Next most productive: Reggie Wayne w/five.

Pro Bowl offensive linemen: Tarik Glenn and Jeff Saturday.

Conclusion: For only the second time in Manning's career, he benefited from playing with two 1,000 yard receivers. While Reggie Wayne may have eclipsed the 1,000 yard mark for the second time in his career, he finished second on the team with only five touchdown receptions.

2005 was the first season in which Manning benefited from having two Pro Bowl blockers and a top tier defense which ranked second in the NFL.

 

2006: Indianapolis Colts (12-4)

Defensive ranking: 23rd

1,000 yard + receivers: Marvin Harrison w/1,366 yards and Reggie Wayne w/1,310 yards.

Next most productive: Ben Utecht w/377 yards.

Ten touchdown + receivers: Marvin Harrison w/12.

Next most productive: Reggie Wayne w/nine.

Pro Bowl Offensive Linemen: Tarik Glenn and Jeff Saturday.

Conclusion: Marvin Harrison and Reggie Wayne both dominated in 2006 with both of them eclipsing over 1,300 yards receiving. Both were also effective in nabbing touchdown receptions with Harrison catching 12 and Wayne catching nine.

However, Harrison and Wayne were the exceptions in the Colts receiving corps with Ben Utecht coming in third with only 377 yards receiving.

Glenn and Saturday both returned to the Pro Bowl and provided Manning with excellent protection during 2006. The defense, however, fell to the bottom of the league once again and ranked 23rd.

 

2007: Indianapolis Colts (13-3)

Defensive Ranking: first

1,000 yard + receivers: Reggie Wayne w/1,510 yards.

Next most productive: Dallas Clark w/616 yards.

Ten touchdown + receivers: Dallas Clark w/11 and Reggie Wayne w/ten.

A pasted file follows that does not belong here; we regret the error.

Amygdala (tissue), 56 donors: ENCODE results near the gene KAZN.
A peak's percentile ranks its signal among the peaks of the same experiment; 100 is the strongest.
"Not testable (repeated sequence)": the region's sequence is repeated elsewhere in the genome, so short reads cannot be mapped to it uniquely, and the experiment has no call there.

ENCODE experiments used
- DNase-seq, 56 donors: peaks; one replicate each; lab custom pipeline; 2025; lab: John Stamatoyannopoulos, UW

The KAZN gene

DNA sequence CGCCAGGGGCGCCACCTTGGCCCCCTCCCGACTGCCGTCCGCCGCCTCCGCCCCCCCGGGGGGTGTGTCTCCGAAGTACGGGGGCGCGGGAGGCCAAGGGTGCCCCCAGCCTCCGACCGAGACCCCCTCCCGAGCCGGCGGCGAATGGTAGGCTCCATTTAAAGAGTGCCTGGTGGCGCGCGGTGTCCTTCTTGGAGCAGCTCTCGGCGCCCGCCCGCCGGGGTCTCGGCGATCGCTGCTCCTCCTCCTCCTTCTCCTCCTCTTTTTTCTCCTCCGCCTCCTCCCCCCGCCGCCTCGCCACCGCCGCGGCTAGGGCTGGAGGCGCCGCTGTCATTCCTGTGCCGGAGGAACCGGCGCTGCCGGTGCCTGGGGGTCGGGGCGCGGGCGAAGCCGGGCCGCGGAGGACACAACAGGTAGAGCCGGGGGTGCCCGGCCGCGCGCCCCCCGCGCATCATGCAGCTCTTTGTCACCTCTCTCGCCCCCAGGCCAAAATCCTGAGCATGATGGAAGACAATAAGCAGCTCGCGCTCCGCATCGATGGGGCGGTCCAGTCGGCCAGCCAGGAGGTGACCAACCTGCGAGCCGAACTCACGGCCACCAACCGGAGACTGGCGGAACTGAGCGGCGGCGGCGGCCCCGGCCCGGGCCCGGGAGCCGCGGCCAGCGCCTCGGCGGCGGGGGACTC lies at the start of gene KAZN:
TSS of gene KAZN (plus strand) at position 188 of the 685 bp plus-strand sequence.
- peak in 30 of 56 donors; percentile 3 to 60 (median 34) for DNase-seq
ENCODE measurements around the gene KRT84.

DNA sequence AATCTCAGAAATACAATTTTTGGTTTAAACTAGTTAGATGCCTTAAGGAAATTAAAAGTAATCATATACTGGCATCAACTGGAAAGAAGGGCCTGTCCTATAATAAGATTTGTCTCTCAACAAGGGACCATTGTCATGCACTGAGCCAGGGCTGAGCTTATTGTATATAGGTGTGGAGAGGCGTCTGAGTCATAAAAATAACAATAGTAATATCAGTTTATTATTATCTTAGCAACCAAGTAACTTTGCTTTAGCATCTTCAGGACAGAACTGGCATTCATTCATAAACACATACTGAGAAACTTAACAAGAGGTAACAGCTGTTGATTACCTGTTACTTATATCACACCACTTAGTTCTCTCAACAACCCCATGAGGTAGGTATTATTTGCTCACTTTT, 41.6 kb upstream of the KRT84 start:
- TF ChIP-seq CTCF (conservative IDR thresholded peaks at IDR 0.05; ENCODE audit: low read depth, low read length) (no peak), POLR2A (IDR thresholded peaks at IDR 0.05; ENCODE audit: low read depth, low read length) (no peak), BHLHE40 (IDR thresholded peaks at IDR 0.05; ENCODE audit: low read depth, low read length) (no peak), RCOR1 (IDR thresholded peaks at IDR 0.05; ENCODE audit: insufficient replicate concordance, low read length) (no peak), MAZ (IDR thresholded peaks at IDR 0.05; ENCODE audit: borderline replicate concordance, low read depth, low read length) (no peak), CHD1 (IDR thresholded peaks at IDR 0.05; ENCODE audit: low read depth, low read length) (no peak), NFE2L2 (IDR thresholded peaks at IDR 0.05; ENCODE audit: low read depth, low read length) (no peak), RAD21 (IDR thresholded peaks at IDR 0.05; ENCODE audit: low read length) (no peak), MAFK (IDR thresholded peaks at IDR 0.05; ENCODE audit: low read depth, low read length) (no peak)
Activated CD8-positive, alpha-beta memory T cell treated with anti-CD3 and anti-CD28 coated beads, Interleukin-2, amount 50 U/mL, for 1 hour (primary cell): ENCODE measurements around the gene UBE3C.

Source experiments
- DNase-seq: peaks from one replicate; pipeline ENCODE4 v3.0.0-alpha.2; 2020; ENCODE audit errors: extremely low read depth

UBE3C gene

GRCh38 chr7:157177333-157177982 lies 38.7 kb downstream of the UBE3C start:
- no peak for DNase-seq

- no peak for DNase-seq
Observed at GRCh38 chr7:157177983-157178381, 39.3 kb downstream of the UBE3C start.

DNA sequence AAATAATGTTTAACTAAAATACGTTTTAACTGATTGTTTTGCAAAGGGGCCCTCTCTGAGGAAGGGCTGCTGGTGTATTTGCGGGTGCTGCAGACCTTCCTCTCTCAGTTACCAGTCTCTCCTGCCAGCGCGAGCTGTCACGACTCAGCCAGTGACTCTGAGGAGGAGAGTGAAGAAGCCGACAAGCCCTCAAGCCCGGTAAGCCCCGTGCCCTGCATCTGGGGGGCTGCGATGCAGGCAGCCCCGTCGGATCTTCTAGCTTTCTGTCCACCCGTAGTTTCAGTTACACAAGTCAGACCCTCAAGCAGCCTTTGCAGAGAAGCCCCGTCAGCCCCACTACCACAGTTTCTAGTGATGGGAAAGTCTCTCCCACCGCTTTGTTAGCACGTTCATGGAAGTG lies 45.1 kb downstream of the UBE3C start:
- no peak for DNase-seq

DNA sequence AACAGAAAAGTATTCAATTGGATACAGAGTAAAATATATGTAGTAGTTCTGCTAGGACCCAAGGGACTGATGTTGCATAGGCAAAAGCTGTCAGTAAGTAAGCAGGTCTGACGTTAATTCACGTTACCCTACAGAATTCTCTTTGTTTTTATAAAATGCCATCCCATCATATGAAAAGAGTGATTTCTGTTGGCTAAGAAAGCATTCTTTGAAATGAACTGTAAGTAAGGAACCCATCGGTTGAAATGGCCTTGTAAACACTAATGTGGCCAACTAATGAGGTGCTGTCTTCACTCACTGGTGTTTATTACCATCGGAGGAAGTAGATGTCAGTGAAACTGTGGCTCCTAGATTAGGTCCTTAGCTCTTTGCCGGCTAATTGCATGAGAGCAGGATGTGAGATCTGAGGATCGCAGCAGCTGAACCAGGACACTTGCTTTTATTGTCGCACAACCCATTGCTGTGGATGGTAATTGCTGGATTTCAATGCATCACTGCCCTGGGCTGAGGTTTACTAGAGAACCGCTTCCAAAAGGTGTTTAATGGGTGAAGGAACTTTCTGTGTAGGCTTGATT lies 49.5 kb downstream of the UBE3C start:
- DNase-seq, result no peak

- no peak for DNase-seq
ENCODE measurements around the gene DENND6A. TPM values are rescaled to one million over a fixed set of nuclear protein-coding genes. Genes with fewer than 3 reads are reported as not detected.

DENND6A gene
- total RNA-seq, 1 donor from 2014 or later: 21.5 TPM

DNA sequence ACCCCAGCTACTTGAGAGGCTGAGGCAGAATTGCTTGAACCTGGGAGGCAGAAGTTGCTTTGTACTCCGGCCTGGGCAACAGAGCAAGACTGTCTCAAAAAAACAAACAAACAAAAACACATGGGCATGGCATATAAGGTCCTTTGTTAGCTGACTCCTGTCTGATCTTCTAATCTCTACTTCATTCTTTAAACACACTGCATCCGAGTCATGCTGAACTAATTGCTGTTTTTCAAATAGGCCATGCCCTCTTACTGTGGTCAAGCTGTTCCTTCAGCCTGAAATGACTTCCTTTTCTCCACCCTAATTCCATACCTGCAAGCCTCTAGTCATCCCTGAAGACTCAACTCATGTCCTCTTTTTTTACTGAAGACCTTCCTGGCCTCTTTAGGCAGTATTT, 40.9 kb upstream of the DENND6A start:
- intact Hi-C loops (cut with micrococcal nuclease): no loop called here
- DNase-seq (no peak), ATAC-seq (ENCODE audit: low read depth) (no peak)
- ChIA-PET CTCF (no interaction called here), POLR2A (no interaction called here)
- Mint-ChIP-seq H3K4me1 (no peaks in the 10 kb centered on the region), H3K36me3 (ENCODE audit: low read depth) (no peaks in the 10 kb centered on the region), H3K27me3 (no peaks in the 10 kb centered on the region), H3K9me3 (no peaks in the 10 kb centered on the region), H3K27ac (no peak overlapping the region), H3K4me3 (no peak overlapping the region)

Next most productive: Anthony Gonzalez w/three.

Pro Bowl offensive linemen: Jeff Saturday.

Conclusion: Reggie Wayne led the entire league with 1,510 receiving yards in 2007. Yet, the rest of the team provided little in the way of exceptional productive support. Dallas Clark finished second on the team with only 616 yards receiving.

Jeff Saturday was the lone Pro Bowl offensive linemen while the defense ranked first in the league for the first and only time in Manning's career.

 

2008: Indianapolis Colts (12-4)

Defensive Ranking: seventh

1,000 yard + receivers: Reggie Wayne w/1,145 yards.

Next most productive: Dallas Clark w/848 yards.

Ten touchdown + receivers: zero

Touchdown receptions leader: Reggie Wayne w/six.

Next most productive: Dallas Clark also w/six.

Pro Bowl offensive linemen: zero

Conclusion: In the year in which Peyton Manning earned his third MVP award, he had exceptionally little in terms of offensive support. Reggie Wayne led the team with 1,145 yards receiving, but himself and Dallas Clark led the team with only six touchdown receptions a piece.

The Colts rushing attack ranked 31st in the entire league while no offensive linemen making the Pro Bowl. The defense remained effective, however, by ranking seventh in the league.

So what does all of this tell us?

While it might be a lot of information to process, let's take a closer look into what these numbers indicate.

Peyton Manning played with at least one 1,000 yard receiver during every year of his career besides his rookie season. Marvin Harrison was responsible for eight such 1,000-yard seasons.

Without question, Marvin Harrison is a future Hall of Famer, but was his production more a product of his superior ability or the fact that he played with Peyton Manning?

This was an issue that is certainly worthy of close inspection.

Marvin Harrison played two complete seasons prior to Manning's arrival in Indianapolis.

His average annual production during that two year span looked like this:

 

Marvin Harrison (1996-97): 68 receptions for 851 yards and seven touchdowns.

Harrison has only had injury issues during three of the eleven years of his career.

He missed a quarter of the season in 1998, two thirds of the season in 2007, and played the majority of the 2008 season after coming off of two knee surgeries. Harrison also experienced his least productive seasons when missing the most time.